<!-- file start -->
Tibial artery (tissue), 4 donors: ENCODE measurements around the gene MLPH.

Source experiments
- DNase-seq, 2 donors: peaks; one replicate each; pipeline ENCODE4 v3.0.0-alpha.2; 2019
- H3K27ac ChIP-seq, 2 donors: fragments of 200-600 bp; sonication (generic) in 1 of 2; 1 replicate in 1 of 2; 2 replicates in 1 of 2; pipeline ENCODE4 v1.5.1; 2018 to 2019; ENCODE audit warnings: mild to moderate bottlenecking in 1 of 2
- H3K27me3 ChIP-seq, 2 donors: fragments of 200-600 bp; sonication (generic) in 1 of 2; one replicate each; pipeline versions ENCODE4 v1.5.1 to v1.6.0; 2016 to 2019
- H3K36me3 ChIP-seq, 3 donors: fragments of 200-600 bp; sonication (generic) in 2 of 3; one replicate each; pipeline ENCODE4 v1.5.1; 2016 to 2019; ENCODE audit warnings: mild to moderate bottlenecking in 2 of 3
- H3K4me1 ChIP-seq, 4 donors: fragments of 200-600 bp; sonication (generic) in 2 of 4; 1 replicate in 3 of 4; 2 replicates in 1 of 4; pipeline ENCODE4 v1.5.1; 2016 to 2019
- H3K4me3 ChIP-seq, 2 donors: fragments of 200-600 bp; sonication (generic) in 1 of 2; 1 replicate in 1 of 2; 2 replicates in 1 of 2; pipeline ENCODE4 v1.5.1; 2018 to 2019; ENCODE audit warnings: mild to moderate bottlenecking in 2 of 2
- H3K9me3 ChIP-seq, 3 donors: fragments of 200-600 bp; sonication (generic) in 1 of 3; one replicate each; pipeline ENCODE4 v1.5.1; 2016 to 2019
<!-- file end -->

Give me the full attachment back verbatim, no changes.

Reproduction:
Tibial artery (tissue), 4 donors: ENCODE measurements around the gene MLPH.

Source experiments
- DNase-seq, 2 donors: peaks; one replicate each; pipeline ENCODE4 v3.0.0-alpha.2; 2019
- H3K27ac ChIP-seq, 2 donors: fragments of 200-600 bp; sonication (generic) in 1 of 2; 1 replicate in 1 of 2; 2 replicates in 1 of 2; pipeline ENCODE4 v1.5.1; 2018 to 2019; ENCODE audit warnings: mild to moderate bottlenecking in 1 of 2
- H3K27me3 ChIP-seq, 2 donors: fragments of 200-600 bp; sonication (generic) in 1 of 2; one replicate each; pipeline versions ENCODE4 v1.5.1 to v1.6.0; 2016 to 2019
- H3K36me3 ChIP-seq, 3 donors: fragments of 200-600 bp; sonication (generic) in 2 of 3; one replicate each; pipeline ENCODE4 v1.5.1; 2016 to 2019; ENCODE audit warnings: mild to moderate bottlenecking in 2 of 3
- H3K4me1 ChIP-seq, 4 donors: fragments of 200-600 bp; sonication (generic) in 2 of 4; 1 replicate in 3 of 4; 2 replicates in 1 of 4; pipeline ENCODE4 v1.5.1; 2016 to 2019
- H3K4me3 ChIP-seq, 2 donors: fragments of 200-600 bp; sonication (generic) in 1 of 2; 1 replicate in 1 of 2; 2 replicates in 1 of 2; pipeline ENCODE4 v1.5.1; 2018 to 2019; ENCODE audit warnings: mild to moderate bottlenecking in 2 of 2
- H3K9me3 ChIP-seq, 3 donors: fragments of 200-600 bp; sonication (generic) in 1 of 3; one replicate each; pipeline ENCODE4 v1.5.1; 2016 to 2019